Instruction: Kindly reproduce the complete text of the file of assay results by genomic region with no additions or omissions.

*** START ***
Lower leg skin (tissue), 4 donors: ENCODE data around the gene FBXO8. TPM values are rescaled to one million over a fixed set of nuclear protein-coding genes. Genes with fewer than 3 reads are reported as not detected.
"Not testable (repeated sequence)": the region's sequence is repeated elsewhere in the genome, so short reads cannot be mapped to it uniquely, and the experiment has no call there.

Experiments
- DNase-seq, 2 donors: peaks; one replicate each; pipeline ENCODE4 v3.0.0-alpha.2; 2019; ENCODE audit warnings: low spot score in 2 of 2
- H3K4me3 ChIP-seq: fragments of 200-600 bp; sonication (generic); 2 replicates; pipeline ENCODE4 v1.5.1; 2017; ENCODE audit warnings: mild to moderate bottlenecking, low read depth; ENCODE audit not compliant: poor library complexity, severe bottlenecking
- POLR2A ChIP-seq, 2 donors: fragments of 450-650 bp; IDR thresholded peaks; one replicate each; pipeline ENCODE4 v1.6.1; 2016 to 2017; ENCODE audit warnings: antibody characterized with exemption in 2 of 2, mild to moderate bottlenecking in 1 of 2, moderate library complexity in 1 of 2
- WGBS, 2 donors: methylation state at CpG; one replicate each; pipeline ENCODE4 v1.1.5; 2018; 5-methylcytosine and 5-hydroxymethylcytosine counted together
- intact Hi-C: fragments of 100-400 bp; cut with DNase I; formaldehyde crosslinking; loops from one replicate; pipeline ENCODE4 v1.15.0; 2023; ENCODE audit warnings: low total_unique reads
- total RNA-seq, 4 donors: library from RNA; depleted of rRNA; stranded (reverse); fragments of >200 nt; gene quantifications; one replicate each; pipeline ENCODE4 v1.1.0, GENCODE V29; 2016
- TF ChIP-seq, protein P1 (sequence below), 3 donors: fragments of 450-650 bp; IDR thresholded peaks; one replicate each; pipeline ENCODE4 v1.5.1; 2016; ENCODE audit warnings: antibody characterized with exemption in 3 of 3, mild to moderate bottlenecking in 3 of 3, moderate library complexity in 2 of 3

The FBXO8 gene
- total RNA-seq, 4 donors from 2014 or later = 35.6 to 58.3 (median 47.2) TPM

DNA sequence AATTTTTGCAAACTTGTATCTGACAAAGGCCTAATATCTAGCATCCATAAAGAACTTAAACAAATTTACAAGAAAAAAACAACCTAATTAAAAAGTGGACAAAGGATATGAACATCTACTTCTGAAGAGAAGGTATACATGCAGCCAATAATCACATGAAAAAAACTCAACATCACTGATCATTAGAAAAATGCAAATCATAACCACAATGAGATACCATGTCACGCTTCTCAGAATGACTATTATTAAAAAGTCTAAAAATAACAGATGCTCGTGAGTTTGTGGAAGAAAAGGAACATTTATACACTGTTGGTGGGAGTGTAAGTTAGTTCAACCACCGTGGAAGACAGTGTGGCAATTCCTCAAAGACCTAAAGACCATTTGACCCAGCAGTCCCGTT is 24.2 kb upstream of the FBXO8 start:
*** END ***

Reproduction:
Lower leg skin (tissue), 4 donors: ENCODE data around the gene FBXO8. TPM values are rescaled to one million over a fixed set of nuclear protein-coding genes. Genes with fewer than 3 reads are reported as not detected.
"Not testable (repeated sequence)": the region's sequence is repeated elsewhere in the genome, so short reads cannot be mapped to it uniquely, and the experiment has no call there.

Experiments
- DNase-seq, 2 donors: peaks; one replicate each; pipeline ENCODE4 v3.0.0-alpha.2; 2019; ENCODE audit warnings: low spot score in 2 of 2
- H3K4me3 ChIP-seq: fragments of 200-600 bp; sonication (generic); 2 replicates; pipeline ENCODE4 v1.5.1; 2017; ENCODE audit warnings: mild to moderate bottlenecking, low read depth; ENCODE audit not compliant: poor library complexity, severe bottlenecking
- POLR2A ChIP-seq, 2 donors: fragments of 450-650 bp; IDR thresholded peaks; one replicate each; pipeline ENCODE4 v1.6.1; 2016 to 2017; ENCODE audit warnings: antibody characterized with exemption in 2 of 2, mild to moderate bottlenecking in 1 of 2, moderate library complexity in 1 of 2
- WGBS, 2 donors: methylation state at CpG; one replicate each; pipeline ENCODE4 v1.1.5; 2018; 5-methylcytosine and 5-hydroxymethylcytosine counted together
- intact Hi-C: fragments of 100-400 bp; cut with DNase I; formaldehyde crosslinking; loops from one replicate; pipeline ENCODE4 v1.15.0; 2023; ENCODE audit warnings: low total_unique reads
- total RNA-seq, 4 donors: library from RNA; depleted of rRNA; stranded (reverse); fragments of >200 nt; gene quantifications; one replicate each; pipeline ENCODE4 v1.1.0, GENCODE V29; 2016
- TF ChIP-seq, protein P1 (sequence below), 3 donors: fragments of 450-650 bp; IDR thresholded peaks; one replicate each; pipeline ENCODE4 v1.5.1; 2016; ENCODE audit warnings: antibody characterized with exemption in 3 of 3, mild to moderate bottlenecking in 3 of 3, moderate library complexity in 2 of 3

The FBXO8 gene
- total RNA-seq, 4 donors from 2014 or later = 35.6 to 58.3 (median 47.2) TPM

DNA sequence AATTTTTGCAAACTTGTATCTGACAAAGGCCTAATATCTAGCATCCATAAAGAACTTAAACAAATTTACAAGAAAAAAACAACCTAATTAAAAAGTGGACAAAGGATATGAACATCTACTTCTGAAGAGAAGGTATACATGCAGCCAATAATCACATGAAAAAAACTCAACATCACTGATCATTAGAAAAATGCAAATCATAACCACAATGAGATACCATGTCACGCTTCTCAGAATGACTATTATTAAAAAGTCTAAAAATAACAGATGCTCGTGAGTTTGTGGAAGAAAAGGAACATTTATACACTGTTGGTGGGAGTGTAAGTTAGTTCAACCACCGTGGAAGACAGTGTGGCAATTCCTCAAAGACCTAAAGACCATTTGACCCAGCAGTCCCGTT is 24.2 kb upstream of the FBXO8 start: